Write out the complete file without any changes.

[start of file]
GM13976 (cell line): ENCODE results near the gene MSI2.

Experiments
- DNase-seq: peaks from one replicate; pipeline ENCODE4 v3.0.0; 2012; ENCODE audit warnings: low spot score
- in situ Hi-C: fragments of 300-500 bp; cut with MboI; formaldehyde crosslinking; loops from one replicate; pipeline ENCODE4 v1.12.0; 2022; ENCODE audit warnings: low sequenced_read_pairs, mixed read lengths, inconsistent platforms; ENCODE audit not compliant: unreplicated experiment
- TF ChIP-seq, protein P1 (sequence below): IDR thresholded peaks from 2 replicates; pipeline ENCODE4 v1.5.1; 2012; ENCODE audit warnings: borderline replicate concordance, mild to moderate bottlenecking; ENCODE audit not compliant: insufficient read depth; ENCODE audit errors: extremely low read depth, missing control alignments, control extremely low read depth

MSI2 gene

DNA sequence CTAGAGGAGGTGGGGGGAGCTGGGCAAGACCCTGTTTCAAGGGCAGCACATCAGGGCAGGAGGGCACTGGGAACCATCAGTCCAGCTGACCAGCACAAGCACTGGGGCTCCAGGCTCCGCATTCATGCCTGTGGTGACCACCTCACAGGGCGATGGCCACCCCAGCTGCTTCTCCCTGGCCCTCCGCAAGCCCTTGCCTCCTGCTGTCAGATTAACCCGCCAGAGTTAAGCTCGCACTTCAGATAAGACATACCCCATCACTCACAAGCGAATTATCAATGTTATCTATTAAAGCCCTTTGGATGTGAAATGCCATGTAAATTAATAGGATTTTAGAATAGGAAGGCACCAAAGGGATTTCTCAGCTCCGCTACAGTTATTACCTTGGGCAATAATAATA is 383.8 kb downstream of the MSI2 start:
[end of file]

GM13976 (cell line): ENCODE results near the gene MSI2.

Experiments
- DNase-seq: peaks from one replicate; pipeline ENCODE4 v3.0.0; 2012; ENCODE audit warnings: low spot score
- in situ Hi-C: fragments of 300-500 bp; cut with MboI; formaldehyde crosslinking; loops from one replicate; pipeline ENCODE4 v1.12.0; 2022; ENCODE audit warnings: low sequenced_read_pairs, mixed read lengths, inconsistent platforms; ENCODE audit not compliant: unreplicated experiment
- TF ChIP-seq, protein P1 (sequence below): IDR thresholded peaks from 2 replicates; pipeline ENCODE4 v1.5.1; 2012; ENCODE audit warnings: borderline replicate concordance, mild to moderate bottlenecking; ENCODE audit not compliant: insufficient read depth; ENCODE audit errors: extremely low read depth, missing control alignments, control extremely low read depth

MSI2 gene

DNA sequence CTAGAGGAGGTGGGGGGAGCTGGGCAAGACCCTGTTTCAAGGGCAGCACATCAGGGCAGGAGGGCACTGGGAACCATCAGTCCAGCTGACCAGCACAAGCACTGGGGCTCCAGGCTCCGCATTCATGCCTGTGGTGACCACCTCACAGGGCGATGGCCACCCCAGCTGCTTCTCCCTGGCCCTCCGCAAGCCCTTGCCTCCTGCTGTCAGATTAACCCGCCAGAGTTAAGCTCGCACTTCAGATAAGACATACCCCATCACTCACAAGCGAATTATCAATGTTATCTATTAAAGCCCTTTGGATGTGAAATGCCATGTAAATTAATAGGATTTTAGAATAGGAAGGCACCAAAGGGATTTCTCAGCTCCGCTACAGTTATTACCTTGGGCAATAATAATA is 383.8 kb downstream of the MSI2 start: